As a dividend growth investor, I’m usually interested in buying stocks of companies paying growing dividends. Google doesn’t pay a dividend and its P/E is a lot over 20. But, I recently bought 2 shares of Google class A stock (GOOGL).
Some people ask me why I did that. Here’s my explanation.
I should have bought Microsoft shares in 1990!!!
I was having a beer at a family party recently and one of my uncle was having a chat with my father about their past investment decisions. My uncle said to my father :
“You remember in 1990 when I told you we should buy shares of Microsoft? I told you back in the days that it would become one of the greatest company in the world…”
But, even thought they were prescient, none of them bothered to buy even a share… They then spent the next 5 minutes complaining about the fact that they were not as rich as they could have been if they would have taken the time to invest 10,000$ in Microsoft in 1990.
Then, the conversation eventually felt on time machines and how rich they could become if they would have one.
We all know someone who knows someone who could have bought a rental apartment on Broadway for 50$ back in the days and that this building would now be worth millions today.
This simple conversation made me realize two things. First, no one can accurately predict the future so even though we could have the feeling that an investment will turn out to be a great one, if we don’t act, it will only bring us remorse. Second, I don’t want to end up like my father and my uncle and cry that I should have done something I didn’t do. I just couldn’t picture myself in 30 years from now, talking to my grandson about Google and telling him “sorry buddy, Gran’pa didn’t buy Google shares. He knew it would have been a good investment, but hey… He didn’t even buy 1 share…”
This was my first justification! An emotional one indeed!
In fact, since my brokerage account has been opened, I’ve been wanting to buy Google shares, but it always seemed to me that they were too expensive. The problem with Google is that everybody think that its shares will follow the same path then those of Microsoft. So, finding an entry point at a reasonable price is kinda hard.
I decided to dig a little since the market had a small correction recently to see if there was an opportunity to buy at a “reasonable” price.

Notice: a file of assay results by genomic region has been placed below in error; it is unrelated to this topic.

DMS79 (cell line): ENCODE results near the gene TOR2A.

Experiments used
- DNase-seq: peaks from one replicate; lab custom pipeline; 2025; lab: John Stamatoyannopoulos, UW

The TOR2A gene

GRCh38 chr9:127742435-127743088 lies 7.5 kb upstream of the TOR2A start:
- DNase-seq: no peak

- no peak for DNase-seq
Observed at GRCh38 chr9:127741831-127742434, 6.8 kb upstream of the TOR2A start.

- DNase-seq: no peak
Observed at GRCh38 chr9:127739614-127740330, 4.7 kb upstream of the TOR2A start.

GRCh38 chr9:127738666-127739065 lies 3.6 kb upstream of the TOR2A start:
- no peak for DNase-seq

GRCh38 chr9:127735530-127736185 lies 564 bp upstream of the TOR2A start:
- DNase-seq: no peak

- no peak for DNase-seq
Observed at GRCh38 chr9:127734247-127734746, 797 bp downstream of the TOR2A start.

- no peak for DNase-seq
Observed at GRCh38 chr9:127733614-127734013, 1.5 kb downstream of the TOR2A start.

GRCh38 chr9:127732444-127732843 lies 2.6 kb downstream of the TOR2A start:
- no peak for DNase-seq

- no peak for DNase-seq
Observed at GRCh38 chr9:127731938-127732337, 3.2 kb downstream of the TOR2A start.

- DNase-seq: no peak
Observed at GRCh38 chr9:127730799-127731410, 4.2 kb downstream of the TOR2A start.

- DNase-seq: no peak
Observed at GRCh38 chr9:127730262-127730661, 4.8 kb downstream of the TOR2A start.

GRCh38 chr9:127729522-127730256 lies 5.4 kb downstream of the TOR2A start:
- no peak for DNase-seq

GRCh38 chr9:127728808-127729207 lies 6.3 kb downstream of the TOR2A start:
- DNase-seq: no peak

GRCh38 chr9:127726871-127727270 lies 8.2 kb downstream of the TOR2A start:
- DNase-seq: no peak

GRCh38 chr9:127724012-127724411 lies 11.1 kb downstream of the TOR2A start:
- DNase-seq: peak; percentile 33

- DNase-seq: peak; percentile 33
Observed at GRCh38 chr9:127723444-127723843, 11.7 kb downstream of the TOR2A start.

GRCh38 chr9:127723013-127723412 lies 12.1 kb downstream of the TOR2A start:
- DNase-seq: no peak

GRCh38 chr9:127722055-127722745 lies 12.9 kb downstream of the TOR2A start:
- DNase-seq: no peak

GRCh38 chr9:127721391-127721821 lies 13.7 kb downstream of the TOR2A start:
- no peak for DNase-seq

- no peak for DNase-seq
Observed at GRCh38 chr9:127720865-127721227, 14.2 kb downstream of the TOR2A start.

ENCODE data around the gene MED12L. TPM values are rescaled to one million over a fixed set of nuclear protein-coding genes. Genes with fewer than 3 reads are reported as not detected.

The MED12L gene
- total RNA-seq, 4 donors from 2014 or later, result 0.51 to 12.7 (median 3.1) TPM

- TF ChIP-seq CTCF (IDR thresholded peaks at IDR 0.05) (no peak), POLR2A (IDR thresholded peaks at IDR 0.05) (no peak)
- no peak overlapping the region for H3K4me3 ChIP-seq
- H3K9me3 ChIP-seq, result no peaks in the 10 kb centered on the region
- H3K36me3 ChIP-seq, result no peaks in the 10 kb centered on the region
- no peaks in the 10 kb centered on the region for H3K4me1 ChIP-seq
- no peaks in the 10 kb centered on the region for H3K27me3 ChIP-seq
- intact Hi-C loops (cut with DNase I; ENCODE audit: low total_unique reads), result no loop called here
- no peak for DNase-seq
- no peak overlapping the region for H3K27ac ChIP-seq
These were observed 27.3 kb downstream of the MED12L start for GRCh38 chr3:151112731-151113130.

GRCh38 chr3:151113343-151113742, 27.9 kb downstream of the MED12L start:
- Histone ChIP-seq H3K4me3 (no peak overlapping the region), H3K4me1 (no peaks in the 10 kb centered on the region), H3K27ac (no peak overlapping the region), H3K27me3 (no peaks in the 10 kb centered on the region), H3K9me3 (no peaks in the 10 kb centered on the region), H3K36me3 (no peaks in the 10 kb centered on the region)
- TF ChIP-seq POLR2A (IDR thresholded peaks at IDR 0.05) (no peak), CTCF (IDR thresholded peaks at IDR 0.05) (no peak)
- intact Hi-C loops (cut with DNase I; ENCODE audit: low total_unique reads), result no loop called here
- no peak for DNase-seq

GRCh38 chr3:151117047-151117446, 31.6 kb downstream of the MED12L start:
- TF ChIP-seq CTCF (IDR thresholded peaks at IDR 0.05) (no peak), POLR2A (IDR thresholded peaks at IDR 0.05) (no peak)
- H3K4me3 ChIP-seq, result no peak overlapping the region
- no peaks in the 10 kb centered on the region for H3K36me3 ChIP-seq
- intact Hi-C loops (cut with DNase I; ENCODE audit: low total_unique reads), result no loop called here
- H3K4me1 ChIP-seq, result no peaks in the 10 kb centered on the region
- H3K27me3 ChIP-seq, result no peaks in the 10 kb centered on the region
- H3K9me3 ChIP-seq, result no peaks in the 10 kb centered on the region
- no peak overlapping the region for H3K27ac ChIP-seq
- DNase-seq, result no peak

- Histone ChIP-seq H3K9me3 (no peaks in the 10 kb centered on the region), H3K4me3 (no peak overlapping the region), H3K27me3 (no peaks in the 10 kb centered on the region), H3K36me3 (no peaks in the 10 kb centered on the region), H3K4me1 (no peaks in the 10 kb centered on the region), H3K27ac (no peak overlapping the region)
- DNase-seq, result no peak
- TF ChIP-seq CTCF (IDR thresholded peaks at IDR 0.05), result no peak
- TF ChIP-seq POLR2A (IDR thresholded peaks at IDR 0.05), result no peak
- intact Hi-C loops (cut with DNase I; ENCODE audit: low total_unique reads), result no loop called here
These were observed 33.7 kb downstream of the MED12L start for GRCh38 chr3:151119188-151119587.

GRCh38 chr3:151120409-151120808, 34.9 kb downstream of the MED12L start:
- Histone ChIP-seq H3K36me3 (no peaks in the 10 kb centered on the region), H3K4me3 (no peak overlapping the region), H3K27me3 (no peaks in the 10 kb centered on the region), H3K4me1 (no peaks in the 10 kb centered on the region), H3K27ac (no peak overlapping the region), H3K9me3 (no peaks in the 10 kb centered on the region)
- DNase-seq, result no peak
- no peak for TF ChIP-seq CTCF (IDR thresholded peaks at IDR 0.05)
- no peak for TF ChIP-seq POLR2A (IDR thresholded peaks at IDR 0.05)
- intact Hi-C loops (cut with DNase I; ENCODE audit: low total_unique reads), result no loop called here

GOOGL (data from Morningstar.com)
|GOOGL||Industry Avg||S&P 500||GOOGL 5Y Avg*|
|Data as of 08/20/2014, *Price/Cash Flow uses 3-year average.|
|Dividend Yield %||—||0.1||2.3||—|
When I looked at Google’s averages, I found that its P/E ratio was far under its 5 years average, its P/B ratio, P/S ratio and Price/Cash flow ratio were also far under its 5 years averages.
Google is a great brand and it has a wide moat. But, one of the problems with Google is that it’s really hard to predict its future growth. I performed a couple of tests with a DCF calculator from Moneychimp.com, but, predicting Google’s future price is not like trying to predict Coke or McDonald’s future price. Anyway, even though its ratios are far under its averages, I still think that Google is currently sold at a premium. But, I also know that timing the market is difficult.
In the end, Google is a great company with still a lot of potential and I could easily picture Google becoming a lot bigger than it is right now. Since the price seemed expensive, I only bought 2 shares. I plan to buy more Google shares over the years to come and to cost-average my purchases. I truly believe Google is here to stay and that it still has a lot of space to grow! But, as you can see, my rational is thin. I’d say that Google is an emotional buy. It is usually not a good idea to rely on emotions when we are investing, but sometimes, you just need to do something and go with your feelings. I decided here to trust my feelings and think very long-term.
While most of the stocks I will buy will be dividend growth stocks, I still want to own shares of other great companies. Berkshire Hathaway will certainly be part of my portfolio eventually. I will also probably follow Warren Buffett’s advice and buy a Vanguard index fund.
What about you? Do you only buy dividend growth stocks or are you an open-minded investor?[author] [author_image timthumb=’on’]http://quityourdayjob101.com/wp-content/uploads/2014/03/ID-10050051.jpg[/author_image] [author_info]Hi, my name is Allan. I’m the masked blogger. Like you I’m a modern slave, prisoner of a 9@5 job in Corporate America. They told us when we were young that we would live in a society of leisure and that technology would permit us to work only a couple of hours per day. But we live in a society of stress and uncertainty. My situation could be a lot worse and I know it. So many humans are suffering on this planet. But a golden cage remains a cage anyway. At least, I have an escape plan. I will retire before 45 years old over my passive income. This is a dream that is so powerful that I will make sure it happens. To build my wealth, I mainly invest in undervalued dividend growth stocks. [/author_info] [/author]
Image courtesy of ionosphere / FreeDigitalPhotos.net